BREVARD HISTORY: Haulover Canal Among Most Historic Sites on Merritt Island, Used as Early as 1606 By Indians, Explorers
By Michael Knight // October 20, 2023
Used as Early as 1606 By Indians, Spanish Explorers
BREVARD COUNTY • MERRITT ISLAND, FLORIDA – One of the most historic sites on Merritt Island is not a town, but a canal.
Early Indians, explorers and settlers called the narrow strip of land “The Haulover,” because canoes and small boats were hauled over the strip of land as they traveled between the Mosquito Lagoon and the Indian River.
The Spaniards used the area as early as 1606 and slid boats over the ground covered with Mulberry tree bark. Early settlers used rollers and skids to drag schooners across.
One incentive in constructing a canal was the establishment of a mail run from New Smyrna to Miami in 1850. Since there was no canal at that time, two boats were required, one on each side of the isthmus of land.
In 1852, the federal government contracted Dr. G. E. Hawes to construct the canal for $5,000.
The canal was a mile north of Douglas Dummitt’s summer house and was dug by hand through Coquina rock by slaves of a local citrus grower. It was straight, about 500 yards long, 3 feet deep and 10 to 14 feet wide.
Each end was marked by two stakes in the water a half-mile from the shore. A footpath leads along the canal, on the tip of the bank, which is in the middle of the ridge, 10 feet high and sparsely covered with cedars. The “Umbrella Tree” marked the south end of the canal.
Within 15 years, the canal proved to be inadequate because of the shoals that accumulated at each end and the strong current. It was so narrow and shallow in places that only small boats could navigate it.
Waters of the Indian River were usually two or three feet higher than the Mosquito Lagoon, and with a strong current, it made it difficult for vessels trying to move against it. Some slumping occurred and bigger boats had to be pulled through or “hauled over” on rollers.
In 1879 citizens of Titusville and others along the river formed a company for the purpose of widening the Haulover Canal, but they could not raise the necessary funds.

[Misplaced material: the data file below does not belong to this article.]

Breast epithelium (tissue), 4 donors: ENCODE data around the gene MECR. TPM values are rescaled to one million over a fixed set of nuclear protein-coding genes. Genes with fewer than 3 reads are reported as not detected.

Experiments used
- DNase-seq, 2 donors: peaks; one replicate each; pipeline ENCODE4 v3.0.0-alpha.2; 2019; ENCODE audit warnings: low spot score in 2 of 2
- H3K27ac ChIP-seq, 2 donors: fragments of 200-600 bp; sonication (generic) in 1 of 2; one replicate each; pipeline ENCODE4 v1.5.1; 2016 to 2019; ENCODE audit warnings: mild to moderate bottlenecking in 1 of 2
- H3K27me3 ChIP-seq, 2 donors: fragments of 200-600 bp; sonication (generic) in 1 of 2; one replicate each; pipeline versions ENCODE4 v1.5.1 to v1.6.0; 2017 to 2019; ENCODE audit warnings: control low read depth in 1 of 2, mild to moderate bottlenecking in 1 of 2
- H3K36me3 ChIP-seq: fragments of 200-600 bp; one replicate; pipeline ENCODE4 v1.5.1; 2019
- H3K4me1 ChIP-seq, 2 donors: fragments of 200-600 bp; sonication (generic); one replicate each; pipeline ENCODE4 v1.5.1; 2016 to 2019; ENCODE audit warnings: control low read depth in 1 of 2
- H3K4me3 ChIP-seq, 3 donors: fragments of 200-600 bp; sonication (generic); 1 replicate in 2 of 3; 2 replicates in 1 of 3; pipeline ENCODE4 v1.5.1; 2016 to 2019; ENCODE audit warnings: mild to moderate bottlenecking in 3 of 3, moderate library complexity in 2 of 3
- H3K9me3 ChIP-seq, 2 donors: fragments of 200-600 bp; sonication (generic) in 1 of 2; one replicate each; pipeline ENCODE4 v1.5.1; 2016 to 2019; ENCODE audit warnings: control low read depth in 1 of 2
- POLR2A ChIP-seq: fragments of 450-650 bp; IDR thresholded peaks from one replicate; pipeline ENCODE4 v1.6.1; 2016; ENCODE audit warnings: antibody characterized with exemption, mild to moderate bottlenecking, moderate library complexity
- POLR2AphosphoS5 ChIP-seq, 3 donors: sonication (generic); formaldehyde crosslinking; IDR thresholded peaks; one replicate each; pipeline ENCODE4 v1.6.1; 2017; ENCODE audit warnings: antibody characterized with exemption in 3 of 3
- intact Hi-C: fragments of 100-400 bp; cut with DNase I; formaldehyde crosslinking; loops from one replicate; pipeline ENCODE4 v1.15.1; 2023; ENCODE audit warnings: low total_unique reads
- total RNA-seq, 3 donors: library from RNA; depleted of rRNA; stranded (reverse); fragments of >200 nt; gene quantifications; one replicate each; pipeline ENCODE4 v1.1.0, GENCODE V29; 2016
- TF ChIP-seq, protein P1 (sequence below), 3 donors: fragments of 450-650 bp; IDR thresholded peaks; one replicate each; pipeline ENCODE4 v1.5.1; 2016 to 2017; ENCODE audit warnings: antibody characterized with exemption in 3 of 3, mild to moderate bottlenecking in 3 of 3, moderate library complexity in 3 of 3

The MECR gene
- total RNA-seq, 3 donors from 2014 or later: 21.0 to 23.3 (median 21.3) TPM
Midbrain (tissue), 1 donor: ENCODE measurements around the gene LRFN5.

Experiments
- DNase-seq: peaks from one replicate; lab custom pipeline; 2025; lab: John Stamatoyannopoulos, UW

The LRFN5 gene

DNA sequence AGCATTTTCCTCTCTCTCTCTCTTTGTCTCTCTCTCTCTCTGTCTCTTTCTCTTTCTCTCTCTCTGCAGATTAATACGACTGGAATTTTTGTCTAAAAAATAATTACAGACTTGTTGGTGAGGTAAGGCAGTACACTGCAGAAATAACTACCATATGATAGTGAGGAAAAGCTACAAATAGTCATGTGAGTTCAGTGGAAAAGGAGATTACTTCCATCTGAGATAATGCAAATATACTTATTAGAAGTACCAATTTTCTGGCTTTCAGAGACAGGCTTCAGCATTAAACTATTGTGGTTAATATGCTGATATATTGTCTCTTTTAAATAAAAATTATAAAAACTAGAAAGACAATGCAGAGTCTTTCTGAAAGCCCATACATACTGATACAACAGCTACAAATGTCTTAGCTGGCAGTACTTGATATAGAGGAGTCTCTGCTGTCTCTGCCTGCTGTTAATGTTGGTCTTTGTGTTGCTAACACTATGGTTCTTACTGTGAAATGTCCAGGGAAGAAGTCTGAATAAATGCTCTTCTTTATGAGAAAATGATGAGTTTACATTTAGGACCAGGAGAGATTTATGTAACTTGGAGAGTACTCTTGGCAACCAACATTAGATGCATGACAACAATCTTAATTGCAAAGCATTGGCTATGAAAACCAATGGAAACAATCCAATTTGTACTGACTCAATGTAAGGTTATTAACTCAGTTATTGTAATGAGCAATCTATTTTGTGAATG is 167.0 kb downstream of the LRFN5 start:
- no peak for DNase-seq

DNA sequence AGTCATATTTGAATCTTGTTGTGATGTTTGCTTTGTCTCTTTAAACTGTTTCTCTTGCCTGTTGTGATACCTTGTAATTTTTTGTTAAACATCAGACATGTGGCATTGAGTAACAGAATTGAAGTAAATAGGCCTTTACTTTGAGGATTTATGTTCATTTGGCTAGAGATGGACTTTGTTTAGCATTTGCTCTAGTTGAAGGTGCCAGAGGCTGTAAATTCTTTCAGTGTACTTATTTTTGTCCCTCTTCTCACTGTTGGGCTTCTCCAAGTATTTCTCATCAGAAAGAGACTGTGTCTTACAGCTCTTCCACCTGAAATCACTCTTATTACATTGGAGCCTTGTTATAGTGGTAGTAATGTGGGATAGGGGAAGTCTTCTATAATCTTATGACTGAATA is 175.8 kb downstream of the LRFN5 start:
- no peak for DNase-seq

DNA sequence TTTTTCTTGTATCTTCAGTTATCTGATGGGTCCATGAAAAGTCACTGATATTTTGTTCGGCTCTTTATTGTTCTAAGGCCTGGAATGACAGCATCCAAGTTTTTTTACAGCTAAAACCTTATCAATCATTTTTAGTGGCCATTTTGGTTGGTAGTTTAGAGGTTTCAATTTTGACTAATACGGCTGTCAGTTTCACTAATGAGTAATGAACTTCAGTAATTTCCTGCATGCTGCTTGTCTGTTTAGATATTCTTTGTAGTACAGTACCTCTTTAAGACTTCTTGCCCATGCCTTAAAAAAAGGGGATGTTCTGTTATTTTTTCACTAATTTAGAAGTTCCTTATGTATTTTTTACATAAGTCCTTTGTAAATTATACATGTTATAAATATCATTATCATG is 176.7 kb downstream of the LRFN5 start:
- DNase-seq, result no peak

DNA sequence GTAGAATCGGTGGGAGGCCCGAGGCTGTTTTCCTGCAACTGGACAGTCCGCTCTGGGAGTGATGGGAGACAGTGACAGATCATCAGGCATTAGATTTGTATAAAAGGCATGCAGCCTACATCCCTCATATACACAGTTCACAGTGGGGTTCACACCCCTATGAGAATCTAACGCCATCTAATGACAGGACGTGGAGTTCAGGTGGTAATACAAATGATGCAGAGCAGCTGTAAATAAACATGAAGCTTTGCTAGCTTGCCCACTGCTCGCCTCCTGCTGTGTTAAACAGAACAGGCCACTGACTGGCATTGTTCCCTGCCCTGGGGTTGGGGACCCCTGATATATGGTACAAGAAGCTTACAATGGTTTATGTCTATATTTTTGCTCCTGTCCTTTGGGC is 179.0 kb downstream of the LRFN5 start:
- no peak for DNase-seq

The legislature in 1879 chartered the Haulover Tram Railroad Company headed by Phineas D. Wesson of Titusville to construct a railroad that would transport rivercraft from the Mosquito Lagoon to the Indian River to facilitate transportation.
Although this firm would have been eligible for land grants, it was never able to begin work or raise the private funds for the opening of the waterway, and citizens turned to Congress. J. F. LeBaron, an engineer who lived in Titusville reported to Congress in 1881 that improvement of the Haulover Canal could be made more adequate to meet the needs for approximately $66,000.
No action was taken by Congress on the LeBaron report because the Florida Coast Line Canal & Transportation Company was granted a state charter in August 1881 to build and maintain an Intracoastal Waterway along the same route.
Steamboats and cargo ships had used the original Haulover Canal as an important transportation link in Florida’s inland waterway system for over 30 years until it was abandoned in 1884.
The Florida Coast Line Canal & Transportation Company took over the operation in 1885 and dug the New Haulover Canal. The new canal was constructed deeper and wider and less than a mile north of the old canal. It opened in 1887-88.
The area around the canal was often referred to as “Haulover,” and the Haulover Post Office was opened in 1885. In 1886, Charles H. Nauman became the postmaster of Haulover and subsequently became a grove owner and county leader.